Rural Economic Development Initiative

The Community Foundation of Oceana County was selected by the Council of Michigan Foundations (CMF) to participate in the Rural Economic Development Cohort initiative. Assessing community needs throughout Oceana County is part of the Community Foundation’s 3 year strategic plan. The purpose of this initiative is to:

  • build community leadership to support economic development;
  • assist community foundations to engage with other local actors working on economic development;
  • complete a community assessment; and,
  • receive expert guidance to turn results into action

The Foundation selected the Shelby area to conduct the assessment and recruited a team of community leaders to gain knowledge around economic development activities, conduct the assessment and build relationships with state economic development funders. On August 29, 2018 a community assessment was conducted where a cross-section of community leaders and residents shared their thoughts, feelings and aspirations about the Village of Shelby. As a product of the assessment, consultants from the Community Economic Development Association of Michigan (CEDAM), under contract with CMF, produced a comprehensive report after receiving, summarizing and analyzing community feedback.
Click here for the FULL report
Click here for a one page summary


  1. HOUSING: The Village has a high renter vs homeowner rate, and many of the rental properties are substandard. The affordable single family homes that are available, which are very few, are in need of repair.
  2. DOWNTOWN: The downtown is not “coherent”. The business mix is not conducive to attracting customers, quality of facades is spotty, and some buildings are in need of total renovation (especially in the rear of the building). The streetscape needs to be updated and beautified.
  3. QUALITY JOBS: The area is predominantly agricultural and there is not a diverse business mix. Many of the existing jobs are low paying.
  4. INCLUSIVE COMMUNITY: The Hispanic community is not represented in village government. Across the broader community, there appears to be some fear or lack of understanding of the value of sharing and learning cross-cultures.

(4) focus groups and (1) community-wide meeting were held throughout the day in the Village of Shelby. 

  • Focus Group 1: Business/Economic Development: When asked about the biggest challenges in the Shelby community, three issue areas dominated: lack of skilled workforce; lack of decent, affordable housing; and a disturbing undercurrent of bias among some of the Shelby Township governmental leadership. The workforce issue is exacerbated, according to participants, but several things. First, it is hard to nurture indigenous talent due to lack of post-secondary and/or trades education opportunities. And second, it is hard to attract talent because of the housing problem and lack of varied amenities in the community.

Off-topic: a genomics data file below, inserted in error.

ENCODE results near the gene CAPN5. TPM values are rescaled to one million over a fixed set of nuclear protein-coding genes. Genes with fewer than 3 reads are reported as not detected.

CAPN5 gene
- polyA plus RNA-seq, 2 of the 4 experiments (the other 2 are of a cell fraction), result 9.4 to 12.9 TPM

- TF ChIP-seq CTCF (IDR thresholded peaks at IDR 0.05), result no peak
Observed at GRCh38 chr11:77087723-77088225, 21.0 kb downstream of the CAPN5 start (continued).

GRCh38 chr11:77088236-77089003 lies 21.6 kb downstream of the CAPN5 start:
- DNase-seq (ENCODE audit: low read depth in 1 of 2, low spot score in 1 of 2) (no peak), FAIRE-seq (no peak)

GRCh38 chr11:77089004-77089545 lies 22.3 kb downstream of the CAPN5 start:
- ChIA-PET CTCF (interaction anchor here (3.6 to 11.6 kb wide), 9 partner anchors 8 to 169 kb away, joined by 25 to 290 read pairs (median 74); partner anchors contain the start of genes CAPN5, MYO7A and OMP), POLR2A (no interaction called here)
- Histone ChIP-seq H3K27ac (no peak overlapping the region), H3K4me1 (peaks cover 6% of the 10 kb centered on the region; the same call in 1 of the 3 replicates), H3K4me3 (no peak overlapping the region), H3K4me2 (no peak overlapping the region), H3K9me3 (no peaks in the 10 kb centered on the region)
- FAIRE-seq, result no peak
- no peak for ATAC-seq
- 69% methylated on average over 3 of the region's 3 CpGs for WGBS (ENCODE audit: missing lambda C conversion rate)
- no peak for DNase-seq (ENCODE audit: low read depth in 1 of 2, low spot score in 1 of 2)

• Focus Group 2: Service Organizations: The responses (not surprisingly) of this group came from a social services perspective.  In terms of challenges, generational poverty and often related social issues such as lack of parenting skills and drug addiction were mentioned. But they also touched on the themes from Group #1, need for safe, decent, affordable housing, need to revitalize the downtown, and lack of good paying jobs. They also echoed the sentiments of the prior group in their sense that the Hispanic population and culture is not integrated into the community as well as it could be, and that was a missed opportunity for everyone.
  • Focus Group 3: Village Employees/Elected/Appointed Officials: This group also identified housing and overall economic development (including revitalization of the downtown) as top challenges. There was lengthy discussion of how to attract additional industry, with the recognition that without decent, affordable housing in the area the new employees would have nowhere to live. They acknowledged that in addition to lack of housing, lack of decent retail and other amenities make it very difficult to attract talent to Shelby.
  • Focus Group 4: Seasonal Residents/Young Adults: The first challenge identified by this group was the lack of integration of the Hispanic and Anglo communities. Many in the group concurred that it was a loss for both to remain so divided. According to one participant, “If you go to the schools it’s obvious that the kids have this integration thing figured out – why can’t the adults?” The group also concurred on the blight problem in the community, saying that neglect is evident in many of the rental units and other buildings throughout the community. Not surprisingly, this was the only group that talked specifically about what the youth in the community might want – a place to hang out that is comfortable, all season and non-intrusive.
  • Town Hall Community Meeting: The community meeting was held at the Ladder, a wonderful venue! Almost 30 people attended and they represented a wide cross-section of Shelby residents. Their vision for Shelby included a more inclusive community, with a beautiful downtown that is connected to the trail. There would be a variety of attractive and affordable housing options, high paying jobs, and lots of things for kids to do. The working portion of the town hall meeting generated a long list of projects.  Many of the projects centered on the downtown, quality affordable housing, Getty Park, and working to become a more inclusive community.

Oceana Employer Resource Network

A network of local employers came together to grapple with issues like turnover, productivity, training and employee retention.

Learn More


By making higher education more accessible, we create hope and opportunity for our youth and help strengthen the future of our community.

Learn More

Give Now

Every gift makes a difference.
Where and how is up to you.

Give Now